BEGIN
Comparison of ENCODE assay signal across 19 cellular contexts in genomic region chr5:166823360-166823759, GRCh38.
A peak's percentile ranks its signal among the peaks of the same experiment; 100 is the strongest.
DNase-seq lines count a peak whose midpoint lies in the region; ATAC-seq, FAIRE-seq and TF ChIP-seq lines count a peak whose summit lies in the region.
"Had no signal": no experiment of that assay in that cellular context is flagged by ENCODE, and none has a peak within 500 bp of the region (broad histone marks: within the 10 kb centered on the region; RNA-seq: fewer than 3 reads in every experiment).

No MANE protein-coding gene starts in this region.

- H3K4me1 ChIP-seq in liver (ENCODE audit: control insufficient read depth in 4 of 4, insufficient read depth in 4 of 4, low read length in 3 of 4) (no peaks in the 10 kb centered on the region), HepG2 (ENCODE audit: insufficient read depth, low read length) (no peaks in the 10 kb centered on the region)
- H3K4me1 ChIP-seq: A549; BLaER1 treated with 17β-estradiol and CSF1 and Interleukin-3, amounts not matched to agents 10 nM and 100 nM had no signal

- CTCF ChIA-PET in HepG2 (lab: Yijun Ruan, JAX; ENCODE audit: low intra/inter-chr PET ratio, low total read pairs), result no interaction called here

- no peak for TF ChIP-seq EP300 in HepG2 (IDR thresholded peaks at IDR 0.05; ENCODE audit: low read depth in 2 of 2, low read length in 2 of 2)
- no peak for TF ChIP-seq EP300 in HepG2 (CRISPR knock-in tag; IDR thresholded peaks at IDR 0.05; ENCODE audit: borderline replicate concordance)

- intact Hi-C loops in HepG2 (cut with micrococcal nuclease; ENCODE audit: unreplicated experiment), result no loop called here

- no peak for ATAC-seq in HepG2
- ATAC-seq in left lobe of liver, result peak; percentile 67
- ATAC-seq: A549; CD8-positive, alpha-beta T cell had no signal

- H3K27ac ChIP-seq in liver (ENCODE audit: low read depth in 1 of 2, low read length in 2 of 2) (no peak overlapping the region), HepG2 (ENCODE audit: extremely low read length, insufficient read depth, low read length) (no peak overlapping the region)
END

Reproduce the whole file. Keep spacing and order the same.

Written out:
Comparison of ENCODE assay signal across 19 cellular contexts in genomic region chr5:166823360-166823759, GRCh38.
A peak's percentile ranks its signal among the peaks of the same experiment; 100 is the strongest.
DNase-seq lines count a peak whose midpoint lies in the region; ATAC-seq, FAIRE-seq and TF ChIP-seq lines count a peak whose summit lies in the region.
"Had no signal": no experiment of that assay in that cellular context is flagged by ENCODE, and none has a peak within 500 bp of the region (broad histone marks: within the 10 kb centered on the region; RNA-seq: fewer than 3 reads in every experiment).

No MANE protein-coding gene starts in this region.

- H3K4me1 ChIP-seq in liver (ENCODE audit: control insufficient read depth in 4 of 4, insufficient read depth in 4 of 4, low read length in 3 of 4) (no peaks in the 10 kb centered on the region), HepG2 (ENCODE audit: insufficient read depth, low read length) (no peaks in the 10 kb centered on the region)
- H3K4me1 ChIP-seq: A549; BLaER1 treated with 17β-estradiol and CSF1 and Interleukin-3, amounts not matched to agents 10 nM and 100 nM had no signal

- CTCF ChIA-PET in HepG2 (lab: Yijun Ruan, JAX; ENCODE audit: low intra/inter-chr PET ratio, low total read pairs), result no interaction called here

- no peak for TF ChIP-seq EP300 in HepG2 (IDR thresholded peaks at IDR 0.05; ENCODE audit: low read depth in 2 of 2, low read length in 2 of 2)
- no peak for TF ChIP-seq EP300 in HepG2 (CRISPR knock-in tag; IDR thresholded peaks at IDR 0.05; ENCODE audit: borderline replicate concordance)

- intact Hi-C loops in HepG2 (cut with micrococcal nuclease; ENCODE audit: unreplicated experiment), result no loop called here

- no peak for ATAC-seq in HepG2
- ATAC-seq in left lobe of liver, result peak; percentile 67
- ATAC-seq: A549; CD8-positive, alpha-beta T cell had no signal

- H3K27ac ChIP-seq in liver (ENCODE audit: low read depth in 1 of 2, low read length in 2 of 2) (no peak overlapping the region), HepG2 (ENCODE audit: extremely low read length, insufficient read depth, low read length) (no peak overlapping the region)